When you next select your lottery numbers, be sure to pick 38. That is the conclusion of a previously unpublished report by the National Lottery Commission, which unearthed a series of statistical anomalies that, taken at face value, suggest the lottery might not be as random as was previously thought.
Completed in early 2002, the nine-page document entitled 'The Randomness of the National Lottery' was meant to offer irrefutable proof that it was random. But the statisticians who produced the report, Dr John Haigh and Professor Charles Goldie, members of the Royal Statistical Society and readers in mathematics at the University of Sussex, hit a snag. The lottery seemed not to be as subject to chance as it should be. Some combinations popped up with 'unusually high' frequency, and others showed a 'major departure from randomness'.
The revelation of the report's existence is bound to spark public interest. The commission has regular calls from people suggesting the lottery is not random, allegations that have to be investigated.
The two academics found that 38 was drawn so many times that they wondered whether it needed to be 'physically examined' to see if there was an anomaly in the balls' make-up which meant it was sucked out of the lottery machines more often. The report also found that the 'bonus ball', drawn from the Lancelot machine using one particular set of balls, would usually be a high number - 40 or above. In addition, the Thunderball game produced freak patterns. Draws that were four weeks apart seemed to 'talk' to each other. If one draw favored a high set of numbers, there would be a correspondingly low set four draws later.
Perhaps alarmed at how the findings would be received, the commission did not publicize them, simply noting in its annual report that a Royal Statistical Society study had 'confirmed that results were consistent with the draw being random'.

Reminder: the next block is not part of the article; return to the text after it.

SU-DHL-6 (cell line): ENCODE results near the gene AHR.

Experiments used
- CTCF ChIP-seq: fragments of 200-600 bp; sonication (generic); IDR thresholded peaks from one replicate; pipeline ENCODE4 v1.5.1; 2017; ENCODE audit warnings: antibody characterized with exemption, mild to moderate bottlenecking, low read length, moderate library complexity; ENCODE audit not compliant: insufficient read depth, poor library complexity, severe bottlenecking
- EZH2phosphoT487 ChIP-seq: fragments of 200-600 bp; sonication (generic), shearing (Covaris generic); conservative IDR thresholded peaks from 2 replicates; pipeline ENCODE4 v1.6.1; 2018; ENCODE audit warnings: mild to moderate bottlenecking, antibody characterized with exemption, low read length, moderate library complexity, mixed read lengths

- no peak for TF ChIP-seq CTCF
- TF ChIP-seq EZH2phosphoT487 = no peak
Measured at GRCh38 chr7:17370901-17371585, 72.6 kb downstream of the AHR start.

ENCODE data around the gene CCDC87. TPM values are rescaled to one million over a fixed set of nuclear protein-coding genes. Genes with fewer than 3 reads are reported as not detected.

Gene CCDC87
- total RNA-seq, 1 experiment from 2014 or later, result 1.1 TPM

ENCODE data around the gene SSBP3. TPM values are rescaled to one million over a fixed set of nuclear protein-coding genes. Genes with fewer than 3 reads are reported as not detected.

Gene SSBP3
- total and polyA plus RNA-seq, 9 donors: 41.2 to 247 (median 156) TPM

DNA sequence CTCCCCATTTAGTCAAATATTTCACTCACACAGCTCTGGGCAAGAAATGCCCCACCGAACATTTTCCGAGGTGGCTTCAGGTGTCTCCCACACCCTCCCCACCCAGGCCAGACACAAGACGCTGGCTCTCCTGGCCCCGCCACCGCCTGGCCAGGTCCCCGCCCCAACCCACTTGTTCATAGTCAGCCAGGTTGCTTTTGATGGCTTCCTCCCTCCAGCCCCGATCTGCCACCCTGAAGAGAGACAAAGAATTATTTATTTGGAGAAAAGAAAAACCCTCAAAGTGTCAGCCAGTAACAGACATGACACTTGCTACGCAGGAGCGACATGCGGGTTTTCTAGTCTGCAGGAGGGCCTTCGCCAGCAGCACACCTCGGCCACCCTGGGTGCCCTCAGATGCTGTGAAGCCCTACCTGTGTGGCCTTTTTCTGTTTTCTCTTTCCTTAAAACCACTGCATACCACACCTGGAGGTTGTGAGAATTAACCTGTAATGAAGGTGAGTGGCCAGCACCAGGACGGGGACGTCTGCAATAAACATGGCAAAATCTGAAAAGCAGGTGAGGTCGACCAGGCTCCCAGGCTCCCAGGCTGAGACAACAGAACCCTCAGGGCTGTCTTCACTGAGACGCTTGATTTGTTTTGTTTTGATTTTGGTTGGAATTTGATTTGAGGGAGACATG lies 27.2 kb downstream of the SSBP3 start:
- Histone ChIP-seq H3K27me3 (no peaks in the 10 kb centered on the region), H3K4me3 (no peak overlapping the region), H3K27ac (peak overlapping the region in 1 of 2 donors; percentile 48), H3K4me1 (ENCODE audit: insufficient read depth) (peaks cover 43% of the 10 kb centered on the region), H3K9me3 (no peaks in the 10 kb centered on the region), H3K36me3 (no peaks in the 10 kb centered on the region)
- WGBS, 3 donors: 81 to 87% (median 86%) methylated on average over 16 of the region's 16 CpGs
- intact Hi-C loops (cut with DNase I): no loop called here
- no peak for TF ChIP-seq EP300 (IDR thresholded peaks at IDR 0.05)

The 2002 report, covering 637 draws from the game's inception in 1994 to the end of January 2002, was the first to uncover anomalies. 'This was the first time that we said "unusual things do happen from time to time and this is one of them",' Haigh said.
'I suspect the National Lottery Commission hadn't thought things through. They hadn't considered what would happen if us wallahs were to tell them something fishy was going on.'
Haigh and Goldie found that over 637 draws you would expect each number to be drawn between 70 and 86 times. But they found that 38 came up 107 times, 14 times more than the next most drawn ball.
'That some number has been drawn 107 times is very unusual - the chance is under 1 per cent,' the report noted before suggesting that 'the balls numbered 38 be physically examined to give assurance that there is no reason to suspect they are different.'
Today the 38 continues to be the luckiest ball - drawn 144 times. However, the number of times it has been drawn since the report was completed is now in line with what statisticians would expect.
The report also found that 'high numbers in one [Thunderball] draw have tended to be followed four draws later by low numbers, more often than is easily attributable to chance and vice versa'. Another puzzling pattern concerned the Lancelot machine's propensity to pick a high numbered bonus ball when combined with the 'number five set of balls', something that had happened on 15 occasions in the 637 draws studied. The report said this was a 'major departure from randomness'.
A spokeswoman for the watchdog said it ensured rigorous checks were carried out on a regular basis. 'Every set of balls is checked every five times they are used. If you trawl through an awful lot of data you are always going to uncover patterns somewhere.' Subsequent reports have also confirmed the random nature of the lottery.
Asked why the commission had not publicized the report's findings, the spokeswoman said it hadn't been the watchdog's policy in the past, but that this would change in the new year when the Freedom of Information Act came into force.